How Cirque du Soleil Revealed My Purpose to Me

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Friday night, I went to a Cirque du Soleil show with Garrett’s co-workers. It was called Luzia: a waking dream of Mexico. How fitting for the fact that we are exploring Discover and Repression in the Mastermind right now.

Light and darkness. Dreams. Asleep and awake. Exploring light and its relationship to the other elements.

And, as always with Cirque, I was in awe. Both shocked and delighted by so much of what unfolded before me. I watch performers who had clearly trained for months—maybe even years—to perform what, in some cases, can only be described as Olympic-quality athletics.

And yet they performed for relatively modest pay. For grueling hours—day after day in this traveling show. Because they love their craft. Because they are artists. Because this is an expression of their souls.

I thought so much about the history of objectification with circus workers. The societal outsiders. The “freaks.” For living outside the norms of society. For choosing something other than the conditioning they were raised with.

It made me think a lot about my own journey. About how crazy I seemed—and still seem—to some for leaving my career to do this. About how much of a “freak” I was called for being an intellectual, intelligent person who talked about magic and channeling and energetic activations and even parallel realities.

You might know that one of my Brand Energies—or ways we conceptualize life purpose—is Zany. And that the word Zany comes from ‘Zanni,’ a stock character in commedia dell’arte. The 16th century predecessor to the modern-day clown.

Zanni was foolish. And silly. He always made stupid mistakes. He always made people laugh. He was dancing or playing around. And he followed his emotions almost to a fault. Sometimes he would consort with women and men. Sexually free. And generally living outside the rules of society.

And yet it was only Zanni who could break the fourth wall and speak directly to the audience. Ushering them through the entire performance and ultimately to whatever wisdom it wanted to share.

I thought about that as I watch Luzia’s modern rendition of Zanni in its MC clown. I was most struck by his sleight of hand. His ability to trick the audience into letting the magic happen.

During an set change, the clown would perform, using careful lighting to only focus on his performance. He would create some big, elaborate display of entertainment to keep us busy while the set magically transformed. Without him, we might never have allowed the magic of the show to continue.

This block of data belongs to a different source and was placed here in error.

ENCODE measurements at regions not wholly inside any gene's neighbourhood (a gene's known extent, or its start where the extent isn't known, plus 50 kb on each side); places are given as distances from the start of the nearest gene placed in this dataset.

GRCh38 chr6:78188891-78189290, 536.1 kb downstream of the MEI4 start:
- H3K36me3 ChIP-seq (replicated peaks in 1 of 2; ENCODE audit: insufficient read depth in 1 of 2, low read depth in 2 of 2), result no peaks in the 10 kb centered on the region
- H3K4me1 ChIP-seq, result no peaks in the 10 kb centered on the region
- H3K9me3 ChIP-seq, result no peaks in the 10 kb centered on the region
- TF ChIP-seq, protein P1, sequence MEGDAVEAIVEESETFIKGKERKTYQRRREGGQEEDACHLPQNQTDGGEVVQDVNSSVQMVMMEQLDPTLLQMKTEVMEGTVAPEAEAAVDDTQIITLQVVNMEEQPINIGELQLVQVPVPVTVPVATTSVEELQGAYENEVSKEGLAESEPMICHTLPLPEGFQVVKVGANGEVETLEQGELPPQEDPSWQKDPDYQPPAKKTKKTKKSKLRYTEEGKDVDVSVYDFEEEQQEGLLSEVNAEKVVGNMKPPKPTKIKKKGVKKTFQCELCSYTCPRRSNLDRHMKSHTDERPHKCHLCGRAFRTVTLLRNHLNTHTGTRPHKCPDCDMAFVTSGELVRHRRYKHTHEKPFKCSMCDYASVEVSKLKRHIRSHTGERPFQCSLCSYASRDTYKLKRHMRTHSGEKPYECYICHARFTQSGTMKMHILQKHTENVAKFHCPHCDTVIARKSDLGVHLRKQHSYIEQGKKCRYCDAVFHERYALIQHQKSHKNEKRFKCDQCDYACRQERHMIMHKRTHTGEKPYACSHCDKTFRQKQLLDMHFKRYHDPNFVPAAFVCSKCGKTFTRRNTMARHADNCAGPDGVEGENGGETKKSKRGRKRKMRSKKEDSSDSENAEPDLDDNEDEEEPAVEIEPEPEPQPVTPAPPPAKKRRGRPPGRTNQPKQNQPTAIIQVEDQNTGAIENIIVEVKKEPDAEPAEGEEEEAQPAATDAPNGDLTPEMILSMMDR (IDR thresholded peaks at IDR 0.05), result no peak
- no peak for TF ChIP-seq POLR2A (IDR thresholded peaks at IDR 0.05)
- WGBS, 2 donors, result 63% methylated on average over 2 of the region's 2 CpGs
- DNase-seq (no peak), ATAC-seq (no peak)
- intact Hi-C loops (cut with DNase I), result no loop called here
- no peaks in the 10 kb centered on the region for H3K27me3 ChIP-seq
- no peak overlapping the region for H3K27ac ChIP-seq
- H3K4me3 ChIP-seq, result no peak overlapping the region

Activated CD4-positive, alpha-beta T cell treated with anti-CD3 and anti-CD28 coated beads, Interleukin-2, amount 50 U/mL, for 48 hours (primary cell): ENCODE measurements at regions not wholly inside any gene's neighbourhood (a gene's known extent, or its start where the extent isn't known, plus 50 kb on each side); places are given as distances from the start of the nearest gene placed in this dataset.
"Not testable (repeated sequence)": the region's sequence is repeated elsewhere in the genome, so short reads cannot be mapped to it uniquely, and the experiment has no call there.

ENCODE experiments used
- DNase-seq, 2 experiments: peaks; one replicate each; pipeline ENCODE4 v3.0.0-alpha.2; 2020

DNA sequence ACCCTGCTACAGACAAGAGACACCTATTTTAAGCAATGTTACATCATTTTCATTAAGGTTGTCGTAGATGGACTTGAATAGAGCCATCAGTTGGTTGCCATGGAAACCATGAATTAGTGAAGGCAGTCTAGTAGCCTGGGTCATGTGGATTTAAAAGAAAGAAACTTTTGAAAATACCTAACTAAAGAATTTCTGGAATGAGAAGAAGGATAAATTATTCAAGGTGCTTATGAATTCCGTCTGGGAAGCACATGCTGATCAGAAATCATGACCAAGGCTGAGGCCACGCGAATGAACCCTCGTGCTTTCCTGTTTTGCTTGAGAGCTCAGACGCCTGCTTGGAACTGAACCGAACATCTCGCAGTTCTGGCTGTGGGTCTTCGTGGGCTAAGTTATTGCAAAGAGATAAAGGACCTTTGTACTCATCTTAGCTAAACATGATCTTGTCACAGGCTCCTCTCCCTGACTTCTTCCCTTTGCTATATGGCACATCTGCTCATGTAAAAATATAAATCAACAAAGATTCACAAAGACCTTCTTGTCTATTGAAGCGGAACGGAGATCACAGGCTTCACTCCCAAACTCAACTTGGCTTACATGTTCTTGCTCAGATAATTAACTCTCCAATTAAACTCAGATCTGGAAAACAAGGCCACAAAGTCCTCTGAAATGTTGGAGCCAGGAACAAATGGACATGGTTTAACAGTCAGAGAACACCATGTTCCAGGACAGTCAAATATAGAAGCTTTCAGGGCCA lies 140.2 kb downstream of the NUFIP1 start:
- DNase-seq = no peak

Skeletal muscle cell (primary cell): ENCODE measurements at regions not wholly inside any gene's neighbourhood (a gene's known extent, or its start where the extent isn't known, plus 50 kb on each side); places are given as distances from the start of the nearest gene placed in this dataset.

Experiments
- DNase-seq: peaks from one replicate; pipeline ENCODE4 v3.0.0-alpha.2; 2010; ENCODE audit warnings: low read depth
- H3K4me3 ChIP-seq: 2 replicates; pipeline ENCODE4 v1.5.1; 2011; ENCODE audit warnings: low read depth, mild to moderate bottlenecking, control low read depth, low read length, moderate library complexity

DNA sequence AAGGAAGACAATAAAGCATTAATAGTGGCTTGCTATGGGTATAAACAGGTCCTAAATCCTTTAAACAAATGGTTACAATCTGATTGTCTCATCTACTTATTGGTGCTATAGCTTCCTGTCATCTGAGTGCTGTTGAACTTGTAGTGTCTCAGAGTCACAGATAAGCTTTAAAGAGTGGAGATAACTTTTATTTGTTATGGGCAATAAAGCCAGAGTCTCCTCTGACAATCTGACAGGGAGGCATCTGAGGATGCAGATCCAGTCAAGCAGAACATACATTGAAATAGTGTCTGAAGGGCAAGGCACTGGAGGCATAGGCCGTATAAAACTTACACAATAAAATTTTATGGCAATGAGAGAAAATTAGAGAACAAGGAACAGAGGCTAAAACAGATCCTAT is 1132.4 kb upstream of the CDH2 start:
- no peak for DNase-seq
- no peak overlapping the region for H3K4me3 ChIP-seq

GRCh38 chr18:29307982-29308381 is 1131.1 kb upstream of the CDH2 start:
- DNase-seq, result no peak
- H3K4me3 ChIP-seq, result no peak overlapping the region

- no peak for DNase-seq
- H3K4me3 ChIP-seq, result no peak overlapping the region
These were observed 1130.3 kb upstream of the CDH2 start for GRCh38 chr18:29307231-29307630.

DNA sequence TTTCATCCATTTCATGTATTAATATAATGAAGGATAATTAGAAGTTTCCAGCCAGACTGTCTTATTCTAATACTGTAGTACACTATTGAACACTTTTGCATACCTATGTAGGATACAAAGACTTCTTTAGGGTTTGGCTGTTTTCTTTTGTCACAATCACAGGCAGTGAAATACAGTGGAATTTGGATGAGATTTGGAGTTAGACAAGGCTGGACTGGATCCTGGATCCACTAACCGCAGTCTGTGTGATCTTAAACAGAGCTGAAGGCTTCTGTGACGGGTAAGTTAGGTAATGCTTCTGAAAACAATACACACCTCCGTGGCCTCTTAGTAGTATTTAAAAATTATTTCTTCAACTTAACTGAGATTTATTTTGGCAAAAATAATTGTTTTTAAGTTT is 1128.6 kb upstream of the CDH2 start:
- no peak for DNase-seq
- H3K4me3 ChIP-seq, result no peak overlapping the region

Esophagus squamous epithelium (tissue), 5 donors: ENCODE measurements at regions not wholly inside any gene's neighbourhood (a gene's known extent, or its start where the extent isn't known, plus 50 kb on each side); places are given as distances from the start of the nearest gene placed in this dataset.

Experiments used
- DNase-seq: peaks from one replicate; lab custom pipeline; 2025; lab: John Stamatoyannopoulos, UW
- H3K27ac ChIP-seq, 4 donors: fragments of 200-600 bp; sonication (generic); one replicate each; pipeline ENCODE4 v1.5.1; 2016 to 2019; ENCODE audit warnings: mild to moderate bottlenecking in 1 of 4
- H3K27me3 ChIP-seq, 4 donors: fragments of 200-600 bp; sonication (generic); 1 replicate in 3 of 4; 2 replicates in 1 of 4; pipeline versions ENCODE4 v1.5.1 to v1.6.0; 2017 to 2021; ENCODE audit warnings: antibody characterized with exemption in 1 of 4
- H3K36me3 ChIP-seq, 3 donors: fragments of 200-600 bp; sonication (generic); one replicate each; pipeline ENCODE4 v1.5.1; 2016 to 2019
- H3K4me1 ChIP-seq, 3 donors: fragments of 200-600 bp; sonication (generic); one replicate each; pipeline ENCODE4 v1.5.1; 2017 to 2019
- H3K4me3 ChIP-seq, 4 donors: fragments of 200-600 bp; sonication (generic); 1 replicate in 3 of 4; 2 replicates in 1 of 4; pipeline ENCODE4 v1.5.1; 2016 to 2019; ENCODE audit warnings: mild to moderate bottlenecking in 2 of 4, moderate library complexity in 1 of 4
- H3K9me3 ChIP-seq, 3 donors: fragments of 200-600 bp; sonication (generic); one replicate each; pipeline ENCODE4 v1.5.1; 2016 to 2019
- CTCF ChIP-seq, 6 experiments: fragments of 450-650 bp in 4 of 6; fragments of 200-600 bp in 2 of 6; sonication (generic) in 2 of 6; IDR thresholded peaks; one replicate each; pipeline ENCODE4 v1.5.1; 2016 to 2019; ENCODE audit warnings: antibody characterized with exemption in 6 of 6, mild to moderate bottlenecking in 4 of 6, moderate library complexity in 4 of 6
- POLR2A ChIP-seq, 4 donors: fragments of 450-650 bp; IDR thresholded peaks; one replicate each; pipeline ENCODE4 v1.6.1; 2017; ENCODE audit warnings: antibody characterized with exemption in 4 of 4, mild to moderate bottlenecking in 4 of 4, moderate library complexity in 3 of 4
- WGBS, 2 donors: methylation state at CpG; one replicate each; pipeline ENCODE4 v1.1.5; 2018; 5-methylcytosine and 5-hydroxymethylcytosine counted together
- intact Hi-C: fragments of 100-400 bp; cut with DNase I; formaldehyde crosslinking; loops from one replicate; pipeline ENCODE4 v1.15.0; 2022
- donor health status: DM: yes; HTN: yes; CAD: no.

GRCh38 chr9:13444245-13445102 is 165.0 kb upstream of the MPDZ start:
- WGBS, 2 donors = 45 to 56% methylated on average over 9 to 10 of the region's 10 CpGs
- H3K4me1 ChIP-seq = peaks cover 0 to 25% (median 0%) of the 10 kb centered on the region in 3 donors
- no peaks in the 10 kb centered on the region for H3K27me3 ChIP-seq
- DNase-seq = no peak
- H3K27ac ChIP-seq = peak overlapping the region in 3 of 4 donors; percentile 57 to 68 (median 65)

It makes me think a lot of at work. In the Sacred Circle and Sacred Mastermind. Sherri often argues that rather than shame and vilify the intellect (as we’ve seen many other programs do), we embrace it. To the utmost degree. We take a very intellectual approach to the work. We carefully analyze everything. We unpack and conceptualize patterns in ourselves and in humanity. We push ourselves to really critical thinking.

We laugh, we play, we dance. We get really vulnerable. And we’re constantly thinking.

All the while the magic of the work just happens.

Sherri often says that’s one of my greatest gifts. That head-fake. To perform. To play. To dance and laugh. To be vulnerable. To take people to such intellectual heights. That they are so busy doing all of that they forget to resist the work. And that’s when the magic happens. When we’re not looking.

For so much of my life, I felt too much in every way. Too loud and playful and foolish. Too excited. Too exuberant. Wanting way too much out of life. Too vulnerable and honest and deep. Too intense. Too desperate to connect in very real ways. Too desperate to know my own purpose. Too analytical and intellectual. If something didn’t make sense to me, I just couldn’t believe it.

Truthfully, it’s why I always hated science in school. Because –at least the way it was mostly taught to me—it was mostly memorizing. And, sure, I have a good memory. I can memorize. But it wasn’t like math or language that I could critically think about and wrap my head around. It was mostly memorizing facts of categorization that someone else came up with.

So I always felt like an outsider to a world that told me to memorize the rules. The hegemonic norms. Because someone whose subjectivity was prized over mine said so. And that was that.

And then I sat there on Friday—and I was in awe. Of the history of Zanni. The history of the clown. The head-fake. The silliness. The magic. The “freaks.” The courageous ones living outside of society’s conditioning. The artists living their dreams.

And I deepened into my purpose. Into myself.

You know—the word ‘subjective’ means that it reflects back on the subject. It’s indicative of, informative about the subject. That means that everything—every moment of our lives—teaches us more about ourselves when we understand our subjectivity.

The good and bad. The moments of joy and trauma. Feeling too much. Feeling like an outsider. Being called a freak. Just as much as writing this. And going to a Cirque show. And running the Sacred Circle.

All of it is subjective. It teaches me more about myself.

There are no conditions to what is purposeful. The “good” and the “bad” are equally purposeful. Because it’s all subjective.

And my life—my purpose—is no longer conditional. All of it helps me be me more.

The Zany, Aligned, Free, Successful, Unmistakable, Vulnerable person.

The one I’m deepening into every day.

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